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At final parting for a president, Trump is a president apart

From left, President Donald Trump, first lady Melania

From left, President Donald Trump, first lady Melania Trump, former President Barack Obama, former first lady Michelle Obama, former President Bill Clinton and former Secretary of State Hillary Clinton listen Wednesday during the state funeral at Washington National Cathedral for former President George H.W. Bush. Photo Credit: AP / Alex Brandon

Enter the stranger

Barbara Bush made it known before she died in April that she didn't want Donald Trump at her funeral. But her husband, George H.W. Bush, took a different view as his time grew short. "He does not want to stiff a sitting president," said Douglas Brinkley, a historian who knew the 41st president.

Trump's acceptance in the presidents' club was more technicality than heartfelt. Bush forged friendships with Democrats Bill Clinton, his globe-trotting partner for charity, and Barack Obama, who visited him days before he died. George W. Bush, of course, was a beloved son. But Trump? A "blowhard," Bush said. Trump's other predecessors share a mutual disregard for him and with him, to put it mildly.

And so Trump sat isolated and quietly ostracized even as he took his place in a front-row pew at Washington's National Cathedral. The ex-presidents — Obama, Clinton and Jimmy Carter — and the former first ladies had been chatting among themselves, but conversation stopped.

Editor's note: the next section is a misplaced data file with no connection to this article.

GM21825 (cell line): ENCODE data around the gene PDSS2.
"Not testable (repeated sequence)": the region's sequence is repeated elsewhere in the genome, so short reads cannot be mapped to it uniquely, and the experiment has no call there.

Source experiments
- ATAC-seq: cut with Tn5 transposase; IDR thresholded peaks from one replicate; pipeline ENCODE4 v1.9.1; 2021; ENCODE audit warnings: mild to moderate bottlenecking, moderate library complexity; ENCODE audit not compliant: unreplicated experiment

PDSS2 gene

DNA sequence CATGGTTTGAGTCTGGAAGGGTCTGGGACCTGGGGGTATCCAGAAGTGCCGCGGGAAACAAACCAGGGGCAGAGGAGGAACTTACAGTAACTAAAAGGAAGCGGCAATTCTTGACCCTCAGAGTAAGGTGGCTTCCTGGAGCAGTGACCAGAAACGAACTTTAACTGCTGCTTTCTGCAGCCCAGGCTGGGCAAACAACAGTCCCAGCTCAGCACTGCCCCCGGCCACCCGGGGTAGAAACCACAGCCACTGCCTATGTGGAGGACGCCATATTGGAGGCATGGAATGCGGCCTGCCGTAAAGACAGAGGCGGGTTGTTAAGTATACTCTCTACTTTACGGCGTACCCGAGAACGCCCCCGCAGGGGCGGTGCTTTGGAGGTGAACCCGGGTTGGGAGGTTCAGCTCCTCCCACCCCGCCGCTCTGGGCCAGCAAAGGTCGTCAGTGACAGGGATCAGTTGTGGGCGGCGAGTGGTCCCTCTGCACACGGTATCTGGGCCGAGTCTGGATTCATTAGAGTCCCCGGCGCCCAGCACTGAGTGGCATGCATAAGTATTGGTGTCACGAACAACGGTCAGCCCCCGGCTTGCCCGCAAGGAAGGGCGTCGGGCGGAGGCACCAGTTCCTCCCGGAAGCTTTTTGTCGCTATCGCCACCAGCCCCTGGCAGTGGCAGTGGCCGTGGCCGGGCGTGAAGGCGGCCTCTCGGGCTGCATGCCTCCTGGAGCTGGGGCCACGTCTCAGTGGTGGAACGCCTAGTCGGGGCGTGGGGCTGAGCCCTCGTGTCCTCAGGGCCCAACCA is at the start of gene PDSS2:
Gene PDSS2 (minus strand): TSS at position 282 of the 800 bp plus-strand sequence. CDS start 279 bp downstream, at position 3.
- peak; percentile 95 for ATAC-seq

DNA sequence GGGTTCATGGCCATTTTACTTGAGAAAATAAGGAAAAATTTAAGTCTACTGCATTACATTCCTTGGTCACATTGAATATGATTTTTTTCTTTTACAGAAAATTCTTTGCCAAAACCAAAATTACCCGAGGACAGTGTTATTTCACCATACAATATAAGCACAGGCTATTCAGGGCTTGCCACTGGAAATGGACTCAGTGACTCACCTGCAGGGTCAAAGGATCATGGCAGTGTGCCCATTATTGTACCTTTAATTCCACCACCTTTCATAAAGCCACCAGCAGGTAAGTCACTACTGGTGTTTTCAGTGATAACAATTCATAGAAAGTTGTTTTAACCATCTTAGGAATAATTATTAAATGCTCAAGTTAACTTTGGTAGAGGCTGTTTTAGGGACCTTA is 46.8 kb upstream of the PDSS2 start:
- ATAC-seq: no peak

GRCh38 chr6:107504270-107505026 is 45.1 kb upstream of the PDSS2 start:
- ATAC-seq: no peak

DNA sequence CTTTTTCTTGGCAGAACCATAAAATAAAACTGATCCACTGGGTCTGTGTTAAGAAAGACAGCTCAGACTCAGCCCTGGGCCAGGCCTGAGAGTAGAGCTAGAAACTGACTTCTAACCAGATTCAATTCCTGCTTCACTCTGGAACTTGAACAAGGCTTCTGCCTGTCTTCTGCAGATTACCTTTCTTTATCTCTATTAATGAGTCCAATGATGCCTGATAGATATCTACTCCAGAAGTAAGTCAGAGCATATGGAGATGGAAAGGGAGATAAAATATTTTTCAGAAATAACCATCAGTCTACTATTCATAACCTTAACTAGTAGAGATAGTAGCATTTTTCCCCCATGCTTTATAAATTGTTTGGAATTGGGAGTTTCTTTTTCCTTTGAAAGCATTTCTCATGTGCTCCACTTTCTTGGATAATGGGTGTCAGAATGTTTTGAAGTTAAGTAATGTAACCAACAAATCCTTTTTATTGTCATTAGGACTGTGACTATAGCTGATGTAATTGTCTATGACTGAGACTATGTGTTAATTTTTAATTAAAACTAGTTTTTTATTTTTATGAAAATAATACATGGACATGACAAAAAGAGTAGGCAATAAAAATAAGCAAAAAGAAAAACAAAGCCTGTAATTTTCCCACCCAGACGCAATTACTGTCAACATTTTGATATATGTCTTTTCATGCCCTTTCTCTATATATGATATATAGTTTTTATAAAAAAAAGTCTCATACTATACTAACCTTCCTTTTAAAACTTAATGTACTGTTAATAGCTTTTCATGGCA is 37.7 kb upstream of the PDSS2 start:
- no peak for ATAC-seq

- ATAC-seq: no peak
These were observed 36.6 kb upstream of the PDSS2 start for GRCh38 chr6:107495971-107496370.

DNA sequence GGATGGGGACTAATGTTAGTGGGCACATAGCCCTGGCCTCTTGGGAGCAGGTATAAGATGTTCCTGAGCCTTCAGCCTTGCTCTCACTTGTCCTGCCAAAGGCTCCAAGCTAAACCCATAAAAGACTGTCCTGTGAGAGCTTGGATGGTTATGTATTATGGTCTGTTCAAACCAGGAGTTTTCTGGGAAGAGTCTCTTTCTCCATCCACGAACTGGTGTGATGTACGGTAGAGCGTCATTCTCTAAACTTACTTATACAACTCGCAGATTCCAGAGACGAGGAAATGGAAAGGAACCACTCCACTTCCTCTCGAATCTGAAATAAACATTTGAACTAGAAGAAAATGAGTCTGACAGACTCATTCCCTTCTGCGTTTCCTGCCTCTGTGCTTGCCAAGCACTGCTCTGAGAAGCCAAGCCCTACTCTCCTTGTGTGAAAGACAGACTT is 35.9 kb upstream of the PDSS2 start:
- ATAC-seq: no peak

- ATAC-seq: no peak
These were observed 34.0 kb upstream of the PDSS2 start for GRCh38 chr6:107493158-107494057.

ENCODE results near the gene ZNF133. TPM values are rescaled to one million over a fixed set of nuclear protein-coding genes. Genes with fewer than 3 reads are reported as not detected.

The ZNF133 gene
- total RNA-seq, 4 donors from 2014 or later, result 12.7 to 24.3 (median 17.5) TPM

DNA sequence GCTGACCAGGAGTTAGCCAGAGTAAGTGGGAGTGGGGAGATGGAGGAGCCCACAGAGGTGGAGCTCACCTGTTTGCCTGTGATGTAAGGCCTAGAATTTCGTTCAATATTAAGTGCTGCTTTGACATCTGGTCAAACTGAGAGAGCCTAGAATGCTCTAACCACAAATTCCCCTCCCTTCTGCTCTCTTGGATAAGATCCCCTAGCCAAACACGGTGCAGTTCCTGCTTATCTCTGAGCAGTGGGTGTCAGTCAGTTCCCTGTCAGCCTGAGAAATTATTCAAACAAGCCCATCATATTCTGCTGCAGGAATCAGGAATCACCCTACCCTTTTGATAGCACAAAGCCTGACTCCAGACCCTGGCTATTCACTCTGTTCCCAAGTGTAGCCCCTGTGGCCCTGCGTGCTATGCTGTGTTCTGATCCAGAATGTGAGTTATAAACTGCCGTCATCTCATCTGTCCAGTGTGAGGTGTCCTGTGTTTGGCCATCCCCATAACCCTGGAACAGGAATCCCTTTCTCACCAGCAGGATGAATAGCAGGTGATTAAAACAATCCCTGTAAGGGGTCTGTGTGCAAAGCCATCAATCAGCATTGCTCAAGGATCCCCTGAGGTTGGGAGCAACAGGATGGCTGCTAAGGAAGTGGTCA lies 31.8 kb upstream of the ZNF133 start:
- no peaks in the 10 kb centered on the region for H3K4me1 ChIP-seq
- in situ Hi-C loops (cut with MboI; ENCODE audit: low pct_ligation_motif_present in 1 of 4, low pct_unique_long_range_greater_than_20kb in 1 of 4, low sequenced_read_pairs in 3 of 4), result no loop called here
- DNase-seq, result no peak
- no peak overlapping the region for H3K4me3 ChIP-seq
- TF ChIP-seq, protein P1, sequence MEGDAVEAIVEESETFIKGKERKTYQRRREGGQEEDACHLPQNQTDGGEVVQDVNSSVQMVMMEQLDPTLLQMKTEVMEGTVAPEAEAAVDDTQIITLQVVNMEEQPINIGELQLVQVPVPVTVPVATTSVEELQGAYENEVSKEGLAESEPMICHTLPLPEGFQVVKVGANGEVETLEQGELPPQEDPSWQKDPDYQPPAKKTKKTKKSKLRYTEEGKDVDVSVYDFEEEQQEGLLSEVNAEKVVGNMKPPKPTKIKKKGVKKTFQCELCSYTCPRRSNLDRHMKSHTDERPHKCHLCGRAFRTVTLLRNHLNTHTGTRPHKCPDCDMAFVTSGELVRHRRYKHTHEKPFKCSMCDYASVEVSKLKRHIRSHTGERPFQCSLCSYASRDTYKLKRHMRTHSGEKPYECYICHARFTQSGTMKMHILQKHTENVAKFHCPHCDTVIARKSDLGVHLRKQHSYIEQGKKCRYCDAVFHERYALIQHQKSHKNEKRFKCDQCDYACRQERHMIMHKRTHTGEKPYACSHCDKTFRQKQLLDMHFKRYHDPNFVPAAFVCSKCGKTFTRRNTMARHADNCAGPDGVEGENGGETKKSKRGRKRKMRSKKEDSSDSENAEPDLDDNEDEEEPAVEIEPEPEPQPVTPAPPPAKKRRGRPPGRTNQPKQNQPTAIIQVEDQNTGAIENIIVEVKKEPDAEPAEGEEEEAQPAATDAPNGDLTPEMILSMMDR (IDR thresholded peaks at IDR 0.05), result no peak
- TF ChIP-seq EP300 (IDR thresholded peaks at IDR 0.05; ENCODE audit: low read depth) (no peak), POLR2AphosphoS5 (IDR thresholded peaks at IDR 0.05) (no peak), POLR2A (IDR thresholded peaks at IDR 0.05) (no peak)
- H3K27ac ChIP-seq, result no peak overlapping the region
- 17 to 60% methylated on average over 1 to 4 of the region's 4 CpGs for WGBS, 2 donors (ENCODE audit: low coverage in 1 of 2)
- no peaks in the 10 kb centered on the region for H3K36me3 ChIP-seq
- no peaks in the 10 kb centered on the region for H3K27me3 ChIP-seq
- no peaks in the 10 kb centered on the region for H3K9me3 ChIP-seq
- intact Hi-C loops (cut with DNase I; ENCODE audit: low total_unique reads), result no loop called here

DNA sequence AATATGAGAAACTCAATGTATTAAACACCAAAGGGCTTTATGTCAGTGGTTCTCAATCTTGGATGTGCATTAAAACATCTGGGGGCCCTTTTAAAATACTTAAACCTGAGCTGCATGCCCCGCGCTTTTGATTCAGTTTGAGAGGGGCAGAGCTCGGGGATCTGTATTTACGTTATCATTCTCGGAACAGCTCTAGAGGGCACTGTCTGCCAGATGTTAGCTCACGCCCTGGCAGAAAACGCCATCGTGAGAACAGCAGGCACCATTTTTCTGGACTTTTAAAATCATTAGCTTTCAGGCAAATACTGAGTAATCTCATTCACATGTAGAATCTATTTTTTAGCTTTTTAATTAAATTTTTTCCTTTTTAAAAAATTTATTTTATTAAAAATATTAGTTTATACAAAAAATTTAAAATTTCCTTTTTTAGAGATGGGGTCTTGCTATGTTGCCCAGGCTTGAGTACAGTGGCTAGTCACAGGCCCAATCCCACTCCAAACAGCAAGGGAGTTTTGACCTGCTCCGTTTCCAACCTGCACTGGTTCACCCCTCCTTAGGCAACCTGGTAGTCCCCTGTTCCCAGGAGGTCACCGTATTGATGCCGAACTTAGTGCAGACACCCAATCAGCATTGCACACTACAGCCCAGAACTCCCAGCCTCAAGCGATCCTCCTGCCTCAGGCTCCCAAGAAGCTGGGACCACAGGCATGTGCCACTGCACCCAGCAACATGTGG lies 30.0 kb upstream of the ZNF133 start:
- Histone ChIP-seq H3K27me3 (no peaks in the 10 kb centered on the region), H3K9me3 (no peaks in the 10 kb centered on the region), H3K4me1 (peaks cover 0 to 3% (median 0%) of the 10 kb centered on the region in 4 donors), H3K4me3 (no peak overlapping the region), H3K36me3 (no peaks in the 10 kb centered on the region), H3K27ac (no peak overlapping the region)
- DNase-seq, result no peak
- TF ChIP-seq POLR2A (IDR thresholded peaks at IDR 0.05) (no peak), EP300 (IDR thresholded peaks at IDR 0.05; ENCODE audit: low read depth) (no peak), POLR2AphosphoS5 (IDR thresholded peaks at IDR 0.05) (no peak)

Melania Trump shook hands with the Obamas and Bill Clinton — and Hillary Clinton nodded toward her — and took a seat between her husband and former President Barack Obama. Trump exchanged perfunctory handshakes with the Obamas. Bill Clinton glanced briefly at Trump, but there was no exchange. Hillary Clinton did not look at the man who still instigates "Lock her up" chants at rallies. She stared stonily ahead. (Click here for video of the Trumps' arrival.)

When the others sang an opening hymn, Trump's mouth did not move, The Washington Post reported. When the others read the Apostles’ Creed, Trump stood stoically. The eulogists spoke of Bush, not Trump. Listeners could decide for themselves if comparisons were being made between the lines.

Historian Jon Meacham remembered Bush by recounting his life's credo: "Tell the truth, don't blame people, be strong, do your best, try hard, forgive, stay the course." George W. Bush called his father "a gentleman who executed the duties of his office with dignity and honor” and added: "He could tease and needle, but not out of malice."

Former Sen. Alan Simpson paid tribute to Bush's "great humility" and said: “He never hated anyone. He knew what his mother and my mother always knew: Hatred corrodes the container it’s carried in." For more on the Bush funeral, see Newsday's story by Tom Brune.

Janison: Trump's China syndrome

So what's inside the box after Trump's trade talk with China's Xi Jinping? It's not a deal. It's not an agreement to agree. It's an agreement to try to try to agree in the future.

The president's past claims of concessions from other parties, both foreign and domestic, have fallen short of the hype, writes Newsday's Dan Janison.

A day after the markets tanked amid his "Tariff Man" tweet, Trump's morning tweets skipped the threats and pivoted harder toward the hopeful.  

"Not to sound naive or anything, but I believe President Xi meant every word of what he said at our long and hopefully historic meeting," said Trump.

Making America max out